1. The universal priesthood of believers, by virtue of which all true Christians and all those associated with them in visible organizations will naturally want to give expression to their being of the saw mind and of the same judgment. That such associating together is governed by specific directions of Holy Writ, such as 1 Cor. 1:10; Rom. 16:17, 18; John 10:5, and many others, is self-evident.

  2. The example of the cooperative efforts in the Apostolic Age. One of the major projects undertaken under the leadership of the Apostle Paul was the great collection for the impoverished brethren in Judea. I Cor. 16: 1-3, 2 Cor. 8:1-15.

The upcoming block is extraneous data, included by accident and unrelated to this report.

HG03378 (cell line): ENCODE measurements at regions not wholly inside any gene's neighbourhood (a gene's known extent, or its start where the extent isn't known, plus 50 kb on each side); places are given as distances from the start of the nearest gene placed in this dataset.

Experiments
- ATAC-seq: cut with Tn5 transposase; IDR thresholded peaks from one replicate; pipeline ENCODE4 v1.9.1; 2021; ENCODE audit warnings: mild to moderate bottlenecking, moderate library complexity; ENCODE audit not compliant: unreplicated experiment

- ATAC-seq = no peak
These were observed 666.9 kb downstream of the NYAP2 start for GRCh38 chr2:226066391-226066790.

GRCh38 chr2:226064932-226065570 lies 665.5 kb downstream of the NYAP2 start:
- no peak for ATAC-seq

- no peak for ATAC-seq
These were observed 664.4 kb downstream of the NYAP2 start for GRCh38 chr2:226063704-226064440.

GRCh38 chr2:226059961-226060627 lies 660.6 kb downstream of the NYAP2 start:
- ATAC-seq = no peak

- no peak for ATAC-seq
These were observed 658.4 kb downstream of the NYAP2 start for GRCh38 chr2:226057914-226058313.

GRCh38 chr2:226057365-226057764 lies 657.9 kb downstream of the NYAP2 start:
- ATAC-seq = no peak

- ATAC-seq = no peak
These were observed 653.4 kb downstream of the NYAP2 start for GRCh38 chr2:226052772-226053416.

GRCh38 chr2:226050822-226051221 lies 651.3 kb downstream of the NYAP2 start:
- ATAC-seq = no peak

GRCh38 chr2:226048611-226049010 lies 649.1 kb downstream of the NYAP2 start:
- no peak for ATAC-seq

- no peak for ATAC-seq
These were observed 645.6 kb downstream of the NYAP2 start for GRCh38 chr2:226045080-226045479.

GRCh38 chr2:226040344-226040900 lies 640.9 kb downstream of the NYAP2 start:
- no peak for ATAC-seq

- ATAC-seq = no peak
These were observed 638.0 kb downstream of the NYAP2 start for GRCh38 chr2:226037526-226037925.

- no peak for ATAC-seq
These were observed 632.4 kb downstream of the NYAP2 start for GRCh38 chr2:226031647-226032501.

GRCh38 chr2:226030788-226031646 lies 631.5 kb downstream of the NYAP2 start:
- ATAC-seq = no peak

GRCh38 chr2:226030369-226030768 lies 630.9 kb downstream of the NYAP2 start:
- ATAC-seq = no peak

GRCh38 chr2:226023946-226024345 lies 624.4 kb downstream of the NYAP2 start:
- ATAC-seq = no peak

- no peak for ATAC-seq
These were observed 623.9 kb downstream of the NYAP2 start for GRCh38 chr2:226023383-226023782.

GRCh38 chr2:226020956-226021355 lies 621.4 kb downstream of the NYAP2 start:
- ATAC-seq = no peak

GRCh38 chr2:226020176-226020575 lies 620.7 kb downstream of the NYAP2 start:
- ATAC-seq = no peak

3. The expression of doctrinal fellowship which is so strongly in evidence in the apostolic letters and was evidenced in brotherly visitations, without officious pressure. Acts 8:14, 15; 11:1-21. The limitations and restrictions connected with such fellowship have already been referred to.